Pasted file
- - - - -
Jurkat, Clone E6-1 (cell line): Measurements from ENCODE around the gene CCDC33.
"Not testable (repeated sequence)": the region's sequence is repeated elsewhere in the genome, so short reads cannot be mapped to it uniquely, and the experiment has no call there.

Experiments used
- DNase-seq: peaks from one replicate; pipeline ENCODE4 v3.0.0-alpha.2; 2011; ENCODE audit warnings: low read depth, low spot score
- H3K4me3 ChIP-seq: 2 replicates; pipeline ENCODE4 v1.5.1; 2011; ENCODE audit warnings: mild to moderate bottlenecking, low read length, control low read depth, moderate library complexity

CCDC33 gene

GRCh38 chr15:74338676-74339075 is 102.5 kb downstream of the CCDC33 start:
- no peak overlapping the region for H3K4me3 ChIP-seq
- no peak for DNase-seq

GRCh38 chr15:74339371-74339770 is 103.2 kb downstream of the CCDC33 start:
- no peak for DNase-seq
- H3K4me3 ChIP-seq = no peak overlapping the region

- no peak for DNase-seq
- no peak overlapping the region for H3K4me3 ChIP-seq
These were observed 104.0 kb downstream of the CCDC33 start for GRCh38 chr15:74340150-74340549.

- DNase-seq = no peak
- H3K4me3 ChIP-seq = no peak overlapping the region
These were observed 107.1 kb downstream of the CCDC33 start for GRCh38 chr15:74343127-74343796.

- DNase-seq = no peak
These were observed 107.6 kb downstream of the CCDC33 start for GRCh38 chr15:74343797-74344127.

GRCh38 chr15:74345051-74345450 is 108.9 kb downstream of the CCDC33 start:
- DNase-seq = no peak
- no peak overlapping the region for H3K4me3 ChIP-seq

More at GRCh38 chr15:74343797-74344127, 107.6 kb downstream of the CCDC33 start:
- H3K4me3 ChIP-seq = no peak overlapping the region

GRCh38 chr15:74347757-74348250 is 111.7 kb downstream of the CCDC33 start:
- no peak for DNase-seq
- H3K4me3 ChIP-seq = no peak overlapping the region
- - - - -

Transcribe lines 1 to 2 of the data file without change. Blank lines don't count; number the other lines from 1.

Jurkat, Clone E6-1 (cell line): Measurements from ENCODE around the gene CCDC33.
"Not testable (repeated sequence)": the region's sequence is repeated elsewhere in the genome, so short reads cannot be mapped to it uniquely, and the experiment has no call there.